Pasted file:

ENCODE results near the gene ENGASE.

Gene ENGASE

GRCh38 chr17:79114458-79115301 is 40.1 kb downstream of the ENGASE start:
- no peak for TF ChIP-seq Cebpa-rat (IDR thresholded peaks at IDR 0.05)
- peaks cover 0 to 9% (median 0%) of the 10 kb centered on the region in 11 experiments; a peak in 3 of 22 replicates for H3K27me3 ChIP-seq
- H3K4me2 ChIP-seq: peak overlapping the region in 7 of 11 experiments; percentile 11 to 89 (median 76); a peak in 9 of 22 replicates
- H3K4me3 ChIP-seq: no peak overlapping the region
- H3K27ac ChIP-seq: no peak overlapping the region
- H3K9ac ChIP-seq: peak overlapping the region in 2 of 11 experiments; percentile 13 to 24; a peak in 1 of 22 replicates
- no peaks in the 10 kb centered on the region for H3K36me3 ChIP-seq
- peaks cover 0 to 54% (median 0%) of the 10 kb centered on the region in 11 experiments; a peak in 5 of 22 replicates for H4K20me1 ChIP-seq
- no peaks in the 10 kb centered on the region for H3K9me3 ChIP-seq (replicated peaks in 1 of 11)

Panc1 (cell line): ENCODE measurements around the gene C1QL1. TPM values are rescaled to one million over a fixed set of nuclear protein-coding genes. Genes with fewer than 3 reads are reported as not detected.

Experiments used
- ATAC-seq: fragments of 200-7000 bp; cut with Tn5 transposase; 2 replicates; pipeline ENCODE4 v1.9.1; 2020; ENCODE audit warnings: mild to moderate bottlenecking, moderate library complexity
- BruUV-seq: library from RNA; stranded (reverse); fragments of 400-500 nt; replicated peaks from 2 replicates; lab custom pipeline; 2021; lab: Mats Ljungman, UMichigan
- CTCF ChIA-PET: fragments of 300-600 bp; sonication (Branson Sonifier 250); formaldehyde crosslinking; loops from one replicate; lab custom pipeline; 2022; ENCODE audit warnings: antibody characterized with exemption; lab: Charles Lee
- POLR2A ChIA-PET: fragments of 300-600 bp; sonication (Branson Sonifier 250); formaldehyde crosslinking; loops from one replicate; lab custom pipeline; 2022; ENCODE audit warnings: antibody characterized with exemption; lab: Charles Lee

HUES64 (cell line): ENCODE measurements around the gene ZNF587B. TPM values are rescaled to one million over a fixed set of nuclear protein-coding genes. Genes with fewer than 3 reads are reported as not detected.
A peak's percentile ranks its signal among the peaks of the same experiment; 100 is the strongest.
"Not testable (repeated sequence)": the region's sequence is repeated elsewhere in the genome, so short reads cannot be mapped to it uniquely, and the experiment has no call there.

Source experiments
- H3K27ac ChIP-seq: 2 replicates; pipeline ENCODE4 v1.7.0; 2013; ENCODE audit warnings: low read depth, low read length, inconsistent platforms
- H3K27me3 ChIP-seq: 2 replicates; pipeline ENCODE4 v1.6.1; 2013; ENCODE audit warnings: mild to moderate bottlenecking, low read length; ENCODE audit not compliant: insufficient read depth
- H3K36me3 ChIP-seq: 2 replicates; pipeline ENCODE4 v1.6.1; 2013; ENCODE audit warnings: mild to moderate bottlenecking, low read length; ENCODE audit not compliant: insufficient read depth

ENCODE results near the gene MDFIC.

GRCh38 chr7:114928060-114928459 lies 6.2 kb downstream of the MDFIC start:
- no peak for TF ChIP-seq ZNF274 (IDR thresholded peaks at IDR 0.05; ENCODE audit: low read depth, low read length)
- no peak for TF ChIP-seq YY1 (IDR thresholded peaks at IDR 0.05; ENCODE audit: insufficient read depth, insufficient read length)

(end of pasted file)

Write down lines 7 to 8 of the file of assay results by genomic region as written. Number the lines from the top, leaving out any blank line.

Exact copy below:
- H3K4me3 ChIP-seq: no peak overlapping the region
- H3K27ac ChIP-seq: no peak overlapping the region